Supermicro finds no evidence of China spy chip infiltration

An investigation of the firm’s products finds no evidence of tampering as its CEO hits back at the initial reports

Image of a motherboard being examined closely

Hardware manufacturer Supermicro has released the findings of an audit showing no evidence that malicious chips have been inserted into its widely-used motherboards.

Concerns were sparked after a Bloomberg report in October alleged Chinese operatives had been conducting covert surveillance on major firms such as Apple and Amazon by inserting spy chips' onto Supermicro's motherboards.

But the firm has now shared the results of a "thorough investigation" of its hardware conducted via a third-party investigations firm and has concluded its chips have not been infiltrated by any threat actors.

"After thorough examination and a range of functional tests, the investigations firm found absolutely no evidence of malicious hardware on our motherboards," Supermicro's president and CEO Charles Liang said in a letter to customers.

"These findings were no surprise to us. As we have stated repeatedly, our process is designed to protect the integrity and reliability of our products."

After the allegations first emerged, both the US Department for Homeland Security (DHS) and the UK's National Cyber Security Centre (NCSC) backed up Supermicro's statements, each suggesting there were no reasons to doubt the denials.

But the statements came after no official investigation had taken place, with the findings of the newly published security audit, conducted by a third-party company, the only examination of Supermicro's hardware since the reports emerged.

"As we have stated repeatedly since these allegations were reported, no government agency has ever informed us that it has found malicious hardware on our products," Laing continued.

"No customer has ever informed us that it found malicious hardware on our products, and we have never seen any evidence of malicious hardware on our products.

"Today's announcement should lay to rest the unwarranted accusations made about Supermicro's motherboards. We know that many of you are also addressing these issues with your own customers."

The investigations firm tested a representative sample of Supermicro's motherboards, including the specific motherboard Bloomerberg referenced in its initial report, motherboards bought by companies referenced in the article, and more recently manufactured hardware.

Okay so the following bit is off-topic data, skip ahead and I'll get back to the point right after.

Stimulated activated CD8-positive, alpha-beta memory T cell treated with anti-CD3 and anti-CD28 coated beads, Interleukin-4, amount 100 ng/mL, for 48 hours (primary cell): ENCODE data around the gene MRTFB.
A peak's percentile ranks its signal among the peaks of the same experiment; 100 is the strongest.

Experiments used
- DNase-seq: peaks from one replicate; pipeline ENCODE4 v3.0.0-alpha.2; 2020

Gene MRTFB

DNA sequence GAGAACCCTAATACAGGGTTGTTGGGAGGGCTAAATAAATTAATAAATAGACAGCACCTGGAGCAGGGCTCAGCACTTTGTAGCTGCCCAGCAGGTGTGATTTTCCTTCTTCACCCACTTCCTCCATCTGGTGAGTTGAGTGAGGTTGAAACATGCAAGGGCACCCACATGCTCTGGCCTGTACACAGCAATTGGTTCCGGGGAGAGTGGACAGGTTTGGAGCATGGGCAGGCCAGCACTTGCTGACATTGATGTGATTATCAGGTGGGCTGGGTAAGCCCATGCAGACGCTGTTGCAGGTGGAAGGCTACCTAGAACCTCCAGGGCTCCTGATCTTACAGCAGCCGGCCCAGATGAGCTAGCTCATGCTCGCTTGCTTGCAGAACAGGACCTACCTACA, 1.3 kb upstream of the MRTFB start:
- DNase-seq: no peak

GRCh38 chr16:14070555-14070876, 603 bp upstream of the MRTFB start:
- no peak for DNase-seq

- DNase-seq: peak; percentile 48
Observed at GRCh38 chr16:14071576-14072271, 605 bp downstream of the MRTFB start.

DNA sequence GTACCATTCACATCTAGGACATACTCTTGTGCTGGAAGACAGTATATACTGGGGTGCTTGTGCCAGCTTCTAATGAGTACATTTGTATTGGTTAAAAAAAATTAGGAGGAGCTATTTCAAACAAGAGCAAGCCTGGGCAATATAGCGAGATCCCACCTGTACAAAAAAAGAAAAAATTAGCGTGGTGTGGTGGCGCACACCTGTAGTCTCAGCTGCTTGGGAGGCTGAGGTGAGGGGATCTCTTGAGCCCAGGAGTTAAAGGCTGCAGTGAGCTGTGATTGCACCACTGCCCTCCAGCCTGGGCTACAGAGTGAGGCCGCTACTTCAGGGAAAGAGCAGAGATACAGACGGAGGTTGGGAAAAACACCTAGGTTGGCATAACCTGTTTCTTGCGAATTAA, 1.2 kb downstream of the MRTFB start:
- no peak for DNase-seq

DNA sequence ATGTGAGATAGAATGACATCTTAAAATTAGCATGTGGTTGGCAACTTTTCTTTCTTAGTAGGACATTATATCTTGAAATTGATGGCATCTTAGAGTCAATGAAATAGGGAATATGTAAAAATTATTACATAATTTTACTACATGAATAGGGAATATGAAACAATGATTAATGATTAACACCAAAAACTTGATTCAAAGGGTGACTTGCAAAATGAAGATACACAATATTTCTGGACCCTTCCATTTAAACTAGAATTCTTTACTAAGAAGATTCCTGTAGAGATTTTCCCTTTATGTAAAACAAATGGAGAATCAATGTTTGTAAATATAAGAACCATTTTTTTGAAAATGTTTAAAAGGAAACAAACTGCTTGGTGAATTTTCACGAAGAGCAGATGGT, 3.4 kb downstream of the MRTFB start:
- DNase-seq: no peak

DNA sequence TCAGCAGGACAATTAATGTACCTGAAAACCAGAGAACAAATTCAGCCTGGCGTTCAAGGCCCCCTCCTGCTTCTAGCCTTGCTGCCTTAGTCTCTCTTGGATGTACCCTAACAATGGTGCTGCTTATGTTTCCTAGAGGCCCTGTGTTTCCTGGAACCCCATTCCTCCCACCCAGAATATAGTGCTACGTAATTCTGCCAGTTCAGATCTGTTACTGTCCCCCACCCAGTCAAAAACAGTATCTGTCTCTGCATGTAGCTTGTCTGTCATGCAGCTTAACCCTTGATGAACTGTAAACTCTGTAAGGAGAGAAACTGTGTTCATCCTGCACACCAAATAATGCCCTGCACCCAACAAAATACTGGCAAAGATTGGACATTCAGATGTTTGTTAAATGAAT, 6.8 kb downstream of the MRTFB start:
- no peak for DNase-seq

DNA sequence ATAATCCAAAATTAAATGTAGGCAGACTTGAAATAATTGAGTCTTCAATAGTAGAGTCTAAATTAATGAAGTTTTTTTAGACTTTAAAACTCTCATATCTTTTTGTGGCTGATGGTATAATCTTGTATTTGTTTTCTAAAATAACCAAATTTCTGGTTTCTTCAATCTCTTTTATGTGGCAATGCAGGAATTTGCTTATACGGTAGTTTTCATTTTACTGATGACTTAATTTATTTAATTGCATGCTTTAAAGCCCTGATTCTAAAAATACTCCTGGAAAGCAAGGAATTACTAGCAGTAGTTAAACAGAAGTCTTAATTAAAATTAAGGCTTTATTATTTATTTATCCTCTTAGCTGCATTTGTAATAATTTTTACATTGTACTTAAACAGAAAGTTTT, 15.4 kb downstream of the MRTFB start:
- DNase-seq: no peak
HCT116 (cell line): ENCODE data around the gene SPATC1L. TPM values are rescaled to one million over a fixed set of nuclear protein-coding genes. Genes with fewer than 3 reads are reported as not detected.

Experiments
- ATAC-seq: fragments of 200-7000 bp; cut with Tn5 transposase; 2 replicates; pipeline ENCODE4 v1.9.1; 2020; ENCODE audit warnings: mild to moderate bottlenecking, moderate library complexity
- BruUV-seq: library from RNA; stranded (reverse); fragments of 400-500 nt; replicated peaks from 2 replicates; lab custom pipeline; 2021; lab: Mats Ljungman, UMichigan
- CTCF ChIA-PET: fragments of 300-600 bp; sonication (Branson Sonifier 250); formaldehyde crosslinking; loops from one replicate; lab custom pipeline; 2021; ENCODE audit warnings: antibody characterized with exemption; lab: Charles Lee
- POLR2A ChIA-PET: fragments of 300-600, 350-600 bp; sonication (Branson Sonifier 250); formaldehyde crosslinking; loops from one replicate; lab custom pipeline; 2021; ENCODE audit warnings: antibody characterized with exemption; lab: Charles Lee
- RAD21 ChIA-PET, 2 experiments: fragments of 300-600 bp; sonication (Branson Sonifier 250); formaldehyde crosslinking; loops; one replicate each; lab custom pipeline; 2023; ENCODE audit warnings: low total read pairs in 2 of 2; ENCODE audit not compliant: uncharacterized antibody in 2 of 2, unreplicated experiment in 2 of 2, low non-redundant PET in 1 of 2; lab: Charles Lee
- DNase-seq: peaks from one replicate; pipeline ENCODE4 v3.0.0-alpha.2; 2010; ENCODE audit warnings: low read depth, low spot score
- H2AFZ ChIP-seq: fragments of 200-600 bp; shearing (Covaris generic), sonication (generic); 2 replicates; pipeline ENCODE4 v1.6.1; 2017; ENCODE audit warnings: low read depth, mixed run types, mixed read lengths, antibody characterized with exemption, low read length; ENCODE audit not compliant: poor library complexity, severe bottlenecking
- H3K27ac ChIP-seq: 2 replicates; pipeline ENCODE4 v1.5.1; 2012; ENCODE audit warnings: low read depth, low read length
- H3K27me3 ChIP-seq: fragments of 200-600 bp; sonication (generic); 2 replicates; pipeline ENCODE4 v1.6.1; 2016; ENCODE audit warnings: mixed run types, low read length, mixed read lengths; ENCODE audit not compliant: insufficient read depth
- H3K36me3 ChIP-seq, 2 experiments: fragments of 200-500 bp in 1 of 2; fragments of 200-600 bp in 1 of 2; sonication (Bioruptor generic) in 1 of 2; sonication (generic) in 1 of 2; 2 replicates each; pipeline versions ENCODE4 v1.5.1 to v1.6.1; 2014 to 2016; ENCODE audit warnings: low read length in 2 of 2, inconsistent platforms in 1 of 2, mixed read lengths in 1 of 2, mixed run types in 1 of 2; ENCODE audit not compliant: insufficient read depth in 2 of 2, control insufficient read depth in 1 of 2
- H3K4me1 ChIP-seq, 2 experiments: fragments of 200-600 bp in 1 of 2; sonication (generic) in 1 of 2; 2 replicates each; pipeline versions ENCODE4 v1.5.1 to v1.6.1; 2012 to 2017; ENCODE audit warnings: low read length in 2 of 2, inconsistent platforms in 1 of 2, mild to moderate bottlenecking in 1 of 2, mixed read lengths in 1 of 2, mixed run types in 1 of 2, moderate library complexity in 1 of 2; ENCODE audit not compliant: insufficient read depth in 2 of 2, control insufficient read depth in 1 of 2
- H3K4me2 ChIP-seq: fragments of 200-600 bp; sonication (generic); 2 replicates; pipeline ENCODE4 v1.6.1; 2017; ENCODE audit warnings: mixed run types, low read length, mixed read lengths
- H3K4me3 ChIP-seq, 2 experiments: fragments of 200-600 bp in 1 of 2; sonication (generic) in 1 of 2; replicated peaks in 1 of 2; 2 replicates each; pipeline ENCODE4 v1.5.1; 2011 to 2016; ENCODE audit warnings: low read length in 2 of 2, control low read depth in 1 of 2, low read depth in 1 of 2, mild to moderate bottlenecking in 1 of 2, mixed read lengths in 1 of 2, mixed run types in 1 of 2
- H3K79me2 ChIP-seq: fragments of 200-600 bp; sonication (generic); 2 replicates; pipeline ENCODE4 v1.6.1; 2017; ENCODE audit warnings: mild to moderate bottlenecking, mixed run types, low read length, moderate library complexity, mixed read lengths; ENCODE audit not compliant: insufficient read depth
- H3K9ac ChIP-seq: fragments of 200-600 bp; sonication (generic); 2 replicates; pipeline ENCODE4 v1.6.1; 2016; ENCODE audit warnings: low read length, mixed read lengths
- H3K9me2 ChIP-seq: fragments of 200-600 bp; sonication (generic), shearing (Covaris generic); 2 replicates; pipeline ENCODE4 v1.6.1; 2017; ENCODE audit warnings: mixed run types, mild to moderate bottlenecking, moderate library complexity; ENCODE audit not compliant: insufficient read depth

Supermicro has also said there is a range of safeguards in place to ensure it's difficult as possible to release motherboards that have been tampered with or infiltrated by threat actors, Chinese or otherwise.

Featured Resources

Key considerations for implementing secure telework at scale

Identifying the security risks and advanced requirements of a remote workforce

Download now

The State of Salesforce 2020

Your guide to getting the most from Salesforce

Download now

Fast, flexible and compliant e-signatures for global businesses

Be at the forefront of digital transformation with electronic signatures

Download now

Rethink your cybersecurity strategy for the new world

5 steps to secure the enterprise and be fit for a flexible future

Download now

Recommended

What is cyber warfare?
Security

What is cyber warfare?

16 Mar 2020
Russia hacked Liam Fox's personal email to steal trade documents
phishing

Russia hacked Liam Fox's personal email to steal trade documents

4 Aug 2020
British teenager charged over Twitter hack
hacking

British teenager charged over Twitter hack

3 Aug 2020
Mid-year report says vulnerabilities up 22% in 2020
hacking

Mid-year report says vulnerabilities up 22% in 2020

30 Jul 2020

Most Popular

How to find RAM speed, size and type
Laptops

How to find RAM speed, size and type

3 Aug 2020
How to use Chromecast without Wi-Fi
Mobile

How to use Chromecast without Wi-Fi

4 Aug 2020
Police use of facial recognition ruled unlawful in the UK
privacy

Police use of facial recognition ruled unlawful in the UK

11 Aug 2020